With the unveiling of South Africa's "We Do Tourism" marketing campaign at the popular travel trade show Indaba in Durban this month, President Jacob Zuma called on all tourism players in the country to reunite and grow tourism.

"Tourism activities extend into every corner of our country: into cities and rural areas, into townships, into our mountains, our forests and our coastline," he said. "With this campaign, people will appreciate the immense value of tourism in their lives."

The aim of the campaign, according to Zuma, is to make South Africa one of the top 20 tourism destinations in the world. "We want to attract 5 million more international arrivals and domestic tourists within the next five years," he said.

To achieve this goal, the president said the country would, amongst other initiatives, be developing local tourism offerings in areas such as township tourism, rural tourism, agri tourism and homestays, which will offer tourists a diverse South African experience.

That plan, however, begs the question: Are international travelers really looking for more diverse tourism experiences or are they perfectly content with more "traditional" safari experience?

Industry players across the U.S., specializing in travel to South Africa, agree that although safaris will remain high on top of the agenda, the U.S. traveler is increasingly looking for a more "diversified" experience.

"Now more than ever, clients are looking to be transformed by their experiences in a destination, and Africa is a place that allows guests to be totally immersed and forever changed. South Africa in particular is the perfect introduction to the diversity that Africa has to offer, with a variety of local experiences to create the ultimate holiday," said Sherwin Banda, president of African Travel.

Banda explained that although the experience that tops the list is still the safari experience, travelers are increasingly looking for unique experience that will make their trips even more memorable. Therefore, having local, genuine interactions with indigenous cultures is also something that has started to top the bucket lists for U.S. travelers.

"The routine game drive in the morning and afternoon is no longer sufficient," said Jim Holden, president of Holden Safaris, pointing out that U.S. travelers have indeed indicated they want more diverse experiences when visiting Africa. "They are looking for interactive experiences, such as visits to conservation projects and cultural exchange visits. They want to learn and understand what makes South Africa different."

Experiences high on the list for U.S. travelers, according to Holden, are active vacations in places such as Cape Town where clients can hike, mountain bike, sea kayak, interact with local communities in places such as farmers' markets and get off the beaten track to places like Zululand — home Hluhluwe-Umfolozito, Africa's oldest national park — instead of the routine itinerary of Cape Town and Kruger National Park.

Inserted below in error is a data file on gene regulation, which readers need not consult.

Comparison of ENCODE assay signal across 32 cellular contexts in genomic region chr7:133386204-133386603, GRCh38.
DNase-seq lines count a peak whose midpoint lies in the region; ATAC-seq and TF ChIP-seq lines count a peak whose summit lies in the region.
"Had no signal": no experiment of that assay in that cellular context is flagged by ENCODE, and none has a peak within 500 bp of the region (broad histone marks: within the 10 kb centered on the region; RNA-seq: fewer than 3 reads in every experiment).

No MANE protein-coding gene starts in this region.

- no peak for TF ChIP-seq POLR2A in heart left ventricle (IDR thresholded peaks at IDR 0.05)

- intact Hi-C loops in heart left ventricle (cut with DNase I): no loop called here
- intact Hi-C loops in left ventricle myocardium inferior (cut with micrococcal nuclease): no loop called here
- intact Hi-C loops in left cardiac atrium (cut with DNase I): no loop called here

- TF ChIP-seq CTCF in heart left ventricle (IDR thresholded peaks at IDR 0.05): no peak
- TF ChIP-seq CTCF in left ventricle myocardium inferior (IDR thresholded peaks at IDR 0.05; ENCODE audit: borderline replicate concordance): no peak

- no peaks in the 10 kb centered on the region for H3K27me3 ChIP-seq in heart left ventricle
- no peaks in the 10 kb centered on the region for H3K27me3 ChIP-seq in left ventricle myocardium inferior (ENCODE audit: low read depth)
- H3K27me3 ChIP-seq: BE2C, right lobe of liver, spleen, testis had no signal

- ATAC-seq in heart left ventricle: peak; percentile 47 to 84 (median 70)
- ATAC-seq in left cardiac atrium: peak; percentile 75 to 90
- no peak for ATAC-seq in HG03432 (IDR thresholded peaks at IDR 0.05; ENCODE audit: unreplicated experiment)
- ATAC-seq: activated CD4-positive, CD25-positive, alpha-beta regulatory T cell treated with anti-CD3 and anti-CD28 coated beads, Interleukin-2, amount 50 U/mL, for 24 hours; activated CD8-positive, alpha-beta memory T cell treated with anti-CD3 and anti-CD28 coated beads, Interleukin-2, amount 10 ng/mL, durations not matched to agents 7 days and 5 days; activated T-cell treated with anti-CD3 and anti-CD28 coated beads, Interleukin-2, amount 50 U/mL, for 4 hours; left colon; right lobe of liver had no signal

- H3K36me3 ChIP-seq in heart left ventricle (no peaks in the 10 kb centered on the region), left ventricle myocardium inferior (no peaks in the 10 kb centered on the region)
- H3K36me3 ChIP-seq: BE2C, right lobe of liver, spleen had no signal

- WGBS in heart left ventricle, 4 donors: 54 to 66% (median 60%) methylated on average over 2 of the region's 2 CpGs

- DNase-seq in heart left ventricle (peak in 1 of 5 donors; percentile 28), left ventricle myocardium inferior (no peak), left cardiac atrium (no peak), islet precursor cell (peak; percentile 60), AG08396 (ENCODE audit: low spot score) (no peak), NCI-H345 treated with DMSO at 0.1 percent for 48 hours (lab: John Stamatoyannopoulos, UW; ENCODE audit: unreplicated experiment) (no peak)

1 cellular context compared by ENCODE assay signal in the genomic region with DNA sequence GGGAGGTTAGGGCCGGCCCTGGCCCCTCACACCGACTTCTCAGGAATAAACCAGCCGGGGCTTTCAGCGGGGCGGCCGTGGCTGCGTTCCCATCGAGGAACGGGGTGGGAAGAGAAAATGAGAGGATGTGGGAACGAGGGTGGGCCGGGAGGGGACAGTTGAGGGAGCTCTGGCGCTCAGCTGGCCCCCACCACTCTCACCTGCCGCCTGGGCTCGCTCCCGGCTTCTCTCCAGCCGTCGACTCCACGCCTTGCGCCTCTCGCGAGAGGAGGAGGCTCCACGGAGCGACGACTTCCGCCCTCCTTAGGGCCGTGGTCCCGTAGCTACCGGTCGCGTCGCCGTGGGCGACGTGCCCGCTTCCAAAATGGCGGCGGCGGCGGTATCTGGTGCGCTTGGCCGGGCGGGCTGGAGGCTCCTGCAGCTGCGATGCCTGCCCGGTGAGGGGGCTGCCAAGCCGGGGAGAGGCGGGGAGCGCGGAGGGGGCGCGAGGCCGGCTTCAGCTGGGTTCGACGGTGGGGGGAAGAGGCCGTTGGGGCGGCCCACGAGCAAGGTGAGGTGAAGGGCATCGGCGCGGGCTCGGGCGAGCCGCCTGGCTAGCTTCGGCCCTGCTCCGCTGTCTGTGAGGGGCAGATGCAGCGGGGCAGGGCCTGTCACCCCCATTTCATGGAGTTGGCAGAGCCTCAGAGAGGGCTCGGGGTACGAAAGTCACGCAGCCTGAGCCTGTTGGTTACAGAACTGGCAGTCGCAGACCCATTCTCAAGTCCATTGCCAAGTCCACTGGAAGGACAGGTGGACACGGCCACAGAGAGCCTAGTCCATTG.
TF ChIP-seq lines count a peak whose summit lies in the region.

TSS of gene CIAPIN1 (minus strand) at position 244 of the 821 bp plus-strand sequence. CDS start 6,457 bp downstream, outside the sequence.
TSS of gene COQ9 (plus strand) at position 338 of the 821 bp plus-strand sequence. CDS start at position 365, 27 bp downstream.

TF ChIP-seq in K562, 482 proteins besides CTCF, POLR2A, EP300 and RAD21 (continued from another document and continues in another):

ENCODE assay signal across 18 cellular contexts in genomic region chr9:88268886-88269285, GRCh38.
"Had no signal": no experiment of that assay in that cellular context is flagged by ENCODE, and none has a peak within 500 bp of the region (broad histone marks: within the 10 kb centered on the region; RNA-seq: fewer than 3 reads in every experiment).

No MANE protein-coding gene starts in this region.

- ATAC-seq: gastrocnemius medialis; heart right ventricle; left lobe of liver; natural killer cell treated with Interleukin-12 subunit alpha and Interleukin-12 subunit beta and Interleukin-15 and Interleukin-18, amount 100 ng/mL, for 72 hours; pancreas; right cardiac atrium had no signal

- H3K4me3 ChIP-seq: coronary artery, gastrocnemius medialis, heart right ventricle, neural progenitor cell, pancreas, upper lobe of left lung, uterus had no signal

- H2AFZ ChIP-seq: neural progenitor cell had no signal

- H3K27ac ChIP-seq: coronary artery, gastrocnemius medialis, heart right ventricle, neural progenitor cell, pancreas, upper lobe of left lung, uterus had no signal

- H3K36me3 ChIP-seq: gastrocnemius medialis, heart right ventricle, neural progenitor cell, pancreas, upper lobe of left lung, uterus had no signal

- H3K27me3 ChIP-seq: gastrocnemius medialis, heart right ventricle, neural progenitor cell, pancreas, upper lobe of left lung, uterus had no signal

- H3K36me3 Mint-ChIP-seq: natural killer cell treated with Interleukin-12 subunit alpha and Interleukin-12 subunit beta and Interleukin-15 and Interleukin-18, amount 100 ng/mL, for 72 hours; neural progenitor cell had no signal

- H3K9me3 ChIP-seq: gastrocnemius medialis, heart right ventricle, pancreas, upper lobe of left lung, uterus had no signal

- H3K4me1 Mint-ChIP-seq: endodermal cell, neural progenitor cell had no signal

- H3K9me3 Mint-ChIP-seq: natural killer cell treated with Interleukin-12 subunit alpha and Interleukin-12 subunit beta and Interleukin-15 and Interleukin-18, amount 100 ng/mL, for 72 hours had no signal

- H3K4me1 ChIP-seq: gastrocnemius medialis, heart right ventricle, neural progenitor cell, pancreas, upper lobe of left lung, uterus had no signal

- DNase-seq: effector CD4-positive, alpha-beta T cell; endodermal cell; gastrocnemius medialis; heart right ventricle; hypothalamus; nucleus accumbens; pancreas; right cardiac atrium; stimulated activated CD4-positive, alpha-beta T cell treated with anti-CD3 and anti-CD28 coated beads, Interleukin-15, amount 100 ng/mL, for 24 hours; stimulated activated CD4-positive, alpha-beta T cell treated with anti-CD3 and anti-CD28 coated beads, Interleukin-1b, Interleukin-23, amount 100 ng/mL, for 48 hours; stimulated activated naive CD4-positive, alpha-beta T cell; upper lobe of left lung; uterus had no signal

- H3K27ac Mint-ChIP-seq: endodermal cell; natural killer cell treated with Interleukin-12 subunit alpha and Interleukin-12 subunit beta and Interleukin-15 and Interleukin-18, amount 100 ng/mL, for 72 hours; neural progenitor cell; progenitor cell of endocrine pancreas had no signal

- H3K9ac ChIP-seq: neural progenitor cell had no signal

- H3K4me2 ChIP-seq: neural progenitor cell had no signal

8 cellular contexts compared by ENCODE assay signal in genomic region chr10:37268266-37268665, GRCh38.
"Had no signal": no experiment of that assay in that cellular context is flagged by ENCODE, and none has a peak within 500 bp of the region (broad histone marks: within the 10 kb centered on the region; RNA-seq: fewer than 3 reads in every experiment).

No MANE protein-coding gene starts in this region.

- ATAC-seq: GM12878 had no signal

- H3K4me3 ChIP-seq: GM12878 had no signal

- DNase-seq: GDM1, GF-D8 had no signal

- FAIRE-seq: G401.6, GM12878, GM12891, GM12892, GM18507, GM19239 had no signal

"Americans are learning that South Africa has so much more to offer than the regular cookie-cutter tour options that have been so highly publicized over the past 40 years," said Marguerite Smit, Travel Beyond consultant, explaining that one of the reasons U.S. travelers are increasingly looking to diversify their Africa experience is the significant increase in multigenerational travel. She said: "Parents feel they want to add a cultural aspect to travel. They want to experience everything Africa has to offer; however, they also want to educate their children/grandchildren while traveling."

Smit added that Americans have always had interest in the "giving back" aspect associated with volunteering opportunities but don't always have the time to dedicate to these types of trips. She said: "Having access to a community where travelers can quickly be immersed into a culture while maintaining all the other aspects of a great vacation seems to strike a chord with the American traveler. South Africa is one of the few African countries that can easily combine metropolitan city touring, historic sites, culture, game viewing and beach extensions without breaking the bank."

U.S. travelers are not easily placated with "tourist traps" anymore, either, and are looking for authenticity, according to many operators.

"As clients are becoming more and more educated on conservation, they tend to shy away from activities like walking with big cats and elephant-back safari and focus more on experiencing nature in its truest form," Smit said. "Experiencing areas like desolation valley, where you are faced with sheer cliffs and precariously balanced columns of dolerite that rise more than [300 feet] from the valley floor, framed by a timeless backdrop of vast Karoo plains, leaves a much more lasting impression."

Homestays are slowly becoming more popular in the country, according to Smit. "My clients often dine in the home of renowned chef and food blogger Nina Timm. She welcomes clients into her home where she prepares a six-course meal with wine pairing, and her very talented family entertain guests with musical performances," she said. "This gives the American traveler a window into the regular life of a South African family, while breaking bread."

The key element for travel agents in the U.S., according to Smit, is to educate travelers about everything else South Africa has to offer, over and above the run-of-the-mill Cape Town and safari-based experience. "Americans are willing to take more risk by exploring off-the-beaten-path areas like the Eastern Cape of South Africa. The American traveler is finally waking up to the possibilities outside of the box," she said. "From a South African perspective, this is a very exciting time for tourism development in the country; the possibilities are truly endless."

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